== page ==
And Mark had fun in the "Kids Only" press conference, asking the players what they'd play if they didn't play baseball. Z, of course, chimed right in with "soccer", and I must tell you, I am mightily impressed with Matt Murton, who answered questions gracefully and articulately, and the impression I'm left with of him is that he "gets it" -- that he well understands what it takes to make it in the major leagues beyond simple talent. He may have been a throw-in in the Nomar deal, but I truly think he has a chance to be -- well, not a superstar, but a solid regular player for many years, perhaps comparable to a righthanded-hitting Paul O'Neill (as has been written here before).

Glendon Rusch also had fun with the crowd, telling everyone that the pitchers always think they can hit, and the position players always want to pitch.

And that was our day. The BCB "meeting" session... well, not very many of you showed up, only a handful. It was nice to meet those of you who did, and a number of others who spotted me wearing my BCB t-shirt.

Mark & I stopped by a booth run by Hall of Famer Bob Feller and got a ball signed by him -- according to Mike, he is now the third-oldest living Hall of Famer (Phil Rizzuto and Lee MacPhail, Andy's father, are the older ones), and there's a photo of us with Feller below.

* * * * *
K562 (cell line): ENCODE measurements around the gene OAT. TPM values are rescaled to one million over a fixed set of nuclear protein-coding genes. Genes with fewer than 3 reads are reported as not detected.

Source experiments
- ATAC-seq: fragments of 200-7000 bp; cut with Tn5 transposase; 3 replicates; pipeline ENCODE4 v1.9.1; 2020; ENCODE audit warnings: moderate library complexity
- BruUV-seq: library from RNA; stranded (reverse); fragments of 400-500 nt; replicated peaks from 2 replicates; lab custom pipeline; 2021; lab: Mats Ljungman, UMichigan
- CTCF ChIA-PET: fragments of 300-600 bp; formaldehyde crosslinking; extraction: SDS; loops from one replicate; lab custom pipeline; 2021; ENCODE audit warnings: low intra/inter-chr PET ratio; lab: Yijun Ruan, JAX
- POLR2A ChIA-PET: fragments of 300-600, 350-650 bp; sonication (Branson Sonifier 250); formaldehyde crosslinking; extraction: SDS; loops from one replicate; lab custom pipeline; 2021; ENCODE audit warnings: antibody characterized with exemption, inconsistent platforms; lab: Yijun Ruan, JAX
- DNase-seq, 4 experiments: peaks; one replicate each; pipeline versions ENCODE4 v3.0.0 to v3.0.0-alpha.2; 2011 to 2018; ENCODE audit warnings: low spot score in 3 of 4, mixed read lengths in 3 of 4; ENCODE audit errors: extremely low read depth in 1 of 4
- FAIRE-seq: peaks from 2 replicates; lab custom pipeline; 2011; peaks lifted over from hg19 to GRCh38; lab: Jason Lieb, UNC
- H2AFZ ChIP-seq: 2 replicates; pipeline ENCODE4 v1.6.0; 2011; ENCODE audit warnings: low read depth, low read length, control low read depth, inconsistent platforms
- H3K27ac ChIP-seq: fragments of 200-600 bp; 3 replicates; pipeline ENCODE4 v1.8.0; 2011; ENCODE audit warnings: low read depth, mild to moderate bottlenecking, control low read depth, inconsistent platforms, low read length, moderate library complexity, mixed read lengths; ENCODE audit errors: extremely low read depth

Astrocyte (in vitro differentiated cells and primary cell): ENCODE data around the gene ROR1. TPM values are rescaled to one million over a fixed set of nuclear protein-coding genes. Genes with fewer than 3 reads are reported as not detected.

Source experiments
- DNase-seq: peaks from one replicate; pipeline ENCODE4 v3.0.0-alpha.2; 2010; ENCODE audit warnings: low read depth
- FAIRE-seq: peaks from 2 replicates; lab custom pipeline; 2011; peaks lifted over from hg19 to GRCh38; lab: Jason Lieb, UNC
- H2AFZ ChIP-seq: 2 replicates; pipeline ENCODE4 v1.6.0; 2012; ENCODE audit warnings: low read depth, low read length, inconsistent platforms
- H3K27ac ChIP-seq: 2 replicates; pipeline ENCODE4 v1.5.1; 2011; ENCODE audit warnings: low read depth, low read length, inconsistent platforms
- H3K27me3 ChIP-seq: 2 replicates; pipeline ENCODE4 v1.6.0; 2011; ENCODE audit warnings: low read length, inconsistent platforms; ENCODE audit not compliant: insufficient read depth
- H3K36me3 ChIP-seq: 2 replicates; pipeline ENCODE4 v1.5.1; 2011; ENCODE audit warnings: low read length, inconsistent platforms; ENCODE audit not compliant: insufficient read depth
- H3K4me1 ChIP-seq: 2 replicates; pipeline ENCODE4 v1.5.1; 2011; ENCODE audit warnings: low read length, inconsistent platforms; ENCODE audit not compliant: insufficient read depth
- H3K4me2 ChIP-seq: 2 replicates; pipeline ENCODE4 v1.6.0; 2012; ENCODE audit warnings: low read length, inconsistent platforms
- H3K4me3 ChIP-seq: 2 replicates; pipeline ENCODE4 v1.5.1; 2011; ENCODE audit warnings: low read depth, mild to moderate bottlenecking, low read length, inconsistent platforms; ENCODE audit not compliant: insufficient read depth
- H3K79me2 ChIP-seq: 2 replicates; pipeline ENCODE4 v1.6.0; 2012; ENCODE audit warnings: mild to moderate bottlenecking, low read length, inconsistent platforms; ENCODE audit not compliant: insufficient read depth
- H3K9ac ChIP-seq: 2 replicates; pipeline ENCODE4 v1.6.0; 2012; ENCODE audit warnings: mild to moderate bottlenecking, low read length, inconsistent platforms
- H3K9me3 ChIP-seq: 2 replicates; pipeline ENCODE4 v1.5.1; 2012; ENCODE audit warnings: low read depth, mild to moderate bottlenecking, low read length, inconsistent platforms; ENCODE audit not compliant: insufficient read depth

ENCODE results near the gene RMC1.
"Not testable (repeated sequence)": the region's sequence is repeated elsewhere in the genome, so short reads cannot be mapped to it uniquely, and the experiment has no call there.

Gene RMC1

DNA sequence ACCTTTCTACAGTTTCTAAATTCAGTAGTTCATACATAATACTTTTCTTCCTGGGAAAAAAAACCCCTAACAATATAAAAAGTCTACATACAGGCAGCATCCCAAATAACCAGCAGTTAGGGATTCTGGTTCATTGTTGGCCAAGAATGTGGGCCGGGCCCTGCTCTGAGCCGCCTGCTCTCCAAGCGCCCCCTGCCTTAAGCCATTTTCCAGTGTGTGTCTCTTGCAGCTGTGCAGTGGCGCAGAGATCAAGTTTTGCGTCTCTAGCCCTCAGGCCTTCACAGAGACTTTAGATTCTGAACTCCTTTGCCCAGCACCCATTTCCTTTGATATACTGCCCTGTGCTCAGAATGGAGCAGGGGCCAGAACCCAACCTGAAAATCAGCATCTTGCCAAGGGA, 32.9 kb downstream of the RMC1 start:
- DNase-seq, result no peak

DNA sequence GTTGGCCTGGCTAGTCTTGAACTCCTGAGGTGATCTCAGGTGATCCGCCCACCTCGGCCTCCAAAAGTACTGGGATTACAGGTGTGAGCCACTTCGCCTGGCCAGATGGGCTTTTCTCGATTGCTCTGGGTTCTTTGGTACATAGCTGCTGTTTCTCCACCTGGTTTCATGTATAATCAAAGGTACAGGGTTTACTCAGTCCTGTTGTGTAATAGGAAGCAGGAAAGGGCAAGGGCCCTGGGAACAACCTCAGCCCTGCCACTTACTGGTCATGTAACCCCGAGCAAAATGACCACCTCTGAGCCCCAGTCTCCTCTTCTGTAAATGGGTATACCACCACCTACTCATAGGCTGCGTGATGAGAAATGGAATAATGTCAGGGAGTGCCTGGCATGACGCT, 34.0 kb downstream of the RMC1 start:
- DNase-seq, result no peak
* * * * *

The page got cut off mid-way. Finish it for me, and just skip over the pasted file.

The only purchase I made this year was a Derrek Lee-signed ball; it always seems better to do this than to wait the two hours or more that many people waited in line for signatures of popular players like Z (when I arrived at 8:30 for the 9 am Hendry/Baker session, there were hundreds of people lined up for Z's autograph session, most of whom had been there since 6 am).

And despite the sellout, it seemed less crowded this year, and as we know from the offers made here on BCB, there were some passes that went unused. I ran into Jeff and his friends Mark & Clay, who are all in town for the Bears playoff game tomorrow. Incidentally, you may have read that the Bears, like many NFL teams, have their players stay in a hotel before games, even for home games. The hotel wasn't named in the article I read, but I have heard the Bears are at the Hilton tonight, with the entire floor off-limits to anyone but Bears personnel.

But if you're still at the Hilton, you might find yourself spotting a Bears player, as well as Cubs. Cheer 'em on. Let's get another winner in this town.

Top: Jim Hendry & Al (make up your own caption!); Mark, Al & Bob Feller; Derrek Lee

Bottom: Mark in the batting cage; the broadcasters (left to right, Len Kasper, Bob Brenly, Pat Hughes, Ron Santo)

First photo by Gavin, second by Mike, last three by Al